We also have the Ute awning up and used one of the side annex walls to reach across the gap from the camper to the Ute annex. Gives us a large under cover area to walk between both vehicles ☺ works quite well.

Last night and in the late arvo we had quite a lot of rain and used buckets and any other containers we could find to collect the rain water running off the canvas. We filled the 25 Lt shower drum and 5 other containers about 80lts all up. Chris made the point how come when we are camped next to a flowing river with plenty of clean running water to fill the shower drum we get rain but it never happens when you are camped in a gravel pit etc and could do with the water. Chris kept a close eye on the river making sure if was not rising during the night since we were camped so close.

Next day was very foggy and remained overcast for most of the day. We only saw the sun for a few hrs late arvo. Next morning was also foggy and everything was dripping wet with a heavy due. But it turned out to be a beautiful sunny day. We went for a paddle up the river, very shallow in places.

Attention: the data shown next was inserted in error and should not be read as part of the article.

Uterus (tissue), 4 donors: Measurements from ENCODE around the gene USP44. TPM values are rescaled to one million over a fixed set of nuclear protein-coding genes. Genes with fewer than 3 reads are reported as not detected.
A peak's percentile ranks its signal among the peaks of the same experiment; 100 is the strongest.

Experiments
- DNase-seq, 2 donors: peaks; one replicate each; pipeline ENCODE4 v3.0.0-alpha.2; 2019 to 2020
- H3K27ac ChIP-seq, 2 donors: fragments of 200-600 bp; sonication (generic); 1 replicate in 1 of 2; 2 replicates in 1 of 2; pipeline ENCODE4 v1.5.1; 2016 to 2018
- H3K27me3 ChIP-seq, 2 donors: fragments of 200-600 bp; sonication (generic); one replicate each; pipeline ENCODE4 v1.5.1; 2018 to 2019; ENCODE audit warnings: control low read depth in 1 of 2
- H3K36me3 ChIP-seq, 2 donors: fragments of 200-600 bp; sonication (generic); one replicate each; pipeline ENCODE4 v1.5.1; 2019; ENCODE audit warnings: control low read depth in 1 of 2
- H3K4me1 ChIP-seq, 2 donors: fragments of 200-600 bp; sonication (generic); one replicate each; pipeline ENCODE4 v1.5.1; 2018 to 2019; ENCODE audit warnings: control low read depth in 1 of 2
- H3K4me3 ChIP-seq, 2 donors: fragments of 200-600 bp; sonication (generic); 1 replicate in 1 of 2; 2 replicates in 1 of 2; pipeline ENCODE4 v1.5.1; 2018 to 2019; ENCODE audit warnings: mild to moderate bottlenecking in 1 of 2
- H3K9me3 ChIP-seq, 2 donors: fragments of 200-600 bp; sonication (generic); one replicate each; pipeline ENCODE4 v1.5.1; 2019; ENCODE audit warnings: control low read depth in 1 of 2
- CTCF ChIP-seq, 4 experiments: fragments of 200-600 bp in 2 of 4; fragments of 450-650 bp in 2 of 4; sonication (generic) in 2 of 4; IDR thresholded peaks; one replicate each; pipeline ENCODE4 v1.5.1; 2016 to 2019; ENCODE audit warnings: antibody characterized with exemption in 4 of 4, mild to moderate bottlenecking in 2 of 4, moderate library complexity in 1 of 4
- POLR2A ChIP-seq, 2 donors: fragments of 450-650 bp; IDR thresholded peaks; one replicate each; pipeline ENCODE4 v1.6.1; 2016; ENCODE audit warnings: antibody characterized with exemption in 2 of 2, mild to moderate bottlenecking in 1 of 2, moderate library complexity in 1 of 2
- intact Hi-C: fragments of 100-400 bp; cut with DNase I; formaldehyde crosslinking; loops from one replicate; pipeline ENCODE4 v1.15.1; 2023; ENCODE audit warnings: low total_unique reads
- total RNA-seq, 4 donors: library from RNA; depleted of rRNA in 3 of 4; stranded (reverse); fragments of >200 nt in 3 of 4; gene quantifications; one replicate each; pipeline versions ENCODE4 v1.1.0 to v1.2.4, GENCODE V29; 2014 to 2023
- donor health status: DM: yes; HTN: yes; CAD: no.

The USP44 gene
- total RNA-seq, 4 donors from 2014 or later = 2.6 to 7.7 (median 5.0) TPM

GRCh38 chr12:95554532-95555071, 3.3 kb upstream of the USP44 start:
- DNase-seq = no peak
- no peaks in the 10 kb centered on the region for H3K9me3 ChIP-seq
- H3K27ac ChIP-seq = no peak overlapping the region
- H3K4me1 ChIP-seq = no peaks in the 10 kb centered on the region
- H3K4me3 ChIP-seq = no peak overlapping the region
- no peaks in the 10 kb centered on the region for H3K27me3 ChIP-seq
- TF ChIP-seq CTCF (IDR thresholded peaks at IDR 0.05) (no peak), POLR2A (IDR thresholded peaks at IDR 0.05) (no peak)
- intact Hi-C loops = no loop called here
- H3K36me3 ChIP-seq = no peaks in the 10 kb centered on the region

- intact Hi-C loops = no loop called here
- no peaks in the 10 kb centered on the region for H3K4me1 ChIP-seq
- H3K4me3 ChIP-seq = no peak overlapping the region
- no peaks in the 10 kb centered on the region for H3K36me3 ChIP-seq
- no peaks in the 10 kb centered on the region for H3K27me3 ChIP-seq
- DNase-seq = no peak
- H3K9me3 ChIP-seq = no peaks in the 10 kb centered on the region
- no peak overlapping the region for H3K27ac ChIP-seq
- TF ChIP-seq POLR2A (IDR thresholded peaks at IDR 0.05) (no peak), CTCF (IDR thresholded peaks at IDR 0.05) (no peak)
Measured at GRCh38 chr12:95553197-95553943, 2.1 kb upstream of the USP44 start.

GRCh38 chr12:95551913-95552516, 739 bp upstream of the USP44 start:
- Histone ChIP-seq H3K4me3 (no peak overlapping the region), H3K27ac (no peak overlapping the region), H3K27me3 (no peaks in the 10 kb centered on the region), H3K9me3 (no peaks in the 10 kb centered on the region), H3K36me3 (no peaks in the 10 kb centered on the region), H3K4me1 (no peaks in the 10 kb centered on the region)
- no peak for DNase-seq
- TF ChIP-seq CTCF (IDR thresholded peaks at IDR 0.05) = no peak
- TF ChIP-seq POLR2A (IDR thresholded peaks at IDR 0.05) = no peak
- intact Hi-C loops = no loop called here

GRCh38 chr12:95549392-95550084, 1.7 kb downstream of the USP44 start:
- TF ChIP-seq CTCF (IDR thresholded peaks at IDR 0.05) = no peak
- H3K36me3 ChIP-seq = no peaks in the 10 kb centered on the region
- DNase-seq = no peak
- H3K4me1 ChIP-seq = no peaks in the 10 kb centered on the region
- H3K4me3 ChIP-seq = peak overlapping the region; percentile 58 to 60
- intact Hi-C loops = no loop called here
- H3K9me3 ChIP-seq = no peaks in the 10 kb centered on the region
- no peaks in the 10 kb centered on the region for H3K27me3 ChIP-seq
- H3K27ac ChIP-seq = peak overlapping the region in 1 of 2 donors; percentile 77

We also went for a walk. It’s a big area with plenty of flat areas overlooking the river to camp.

More mice last night heard one scratching the outside of the canvas and we found a dead one in the kitchen waste bucket again. It was a pretty chilly night. We spent several hours having fun taking star shots. We have a big open sky above us, which our lenses aren’t wide enough to capture all the amazing site our eyes can see.

It will be sad to leave this area, we have very much enjoyed our time here, it has been so peaceful and relaxing. Jess will be sad to leave as well, she loves the water and her sticks.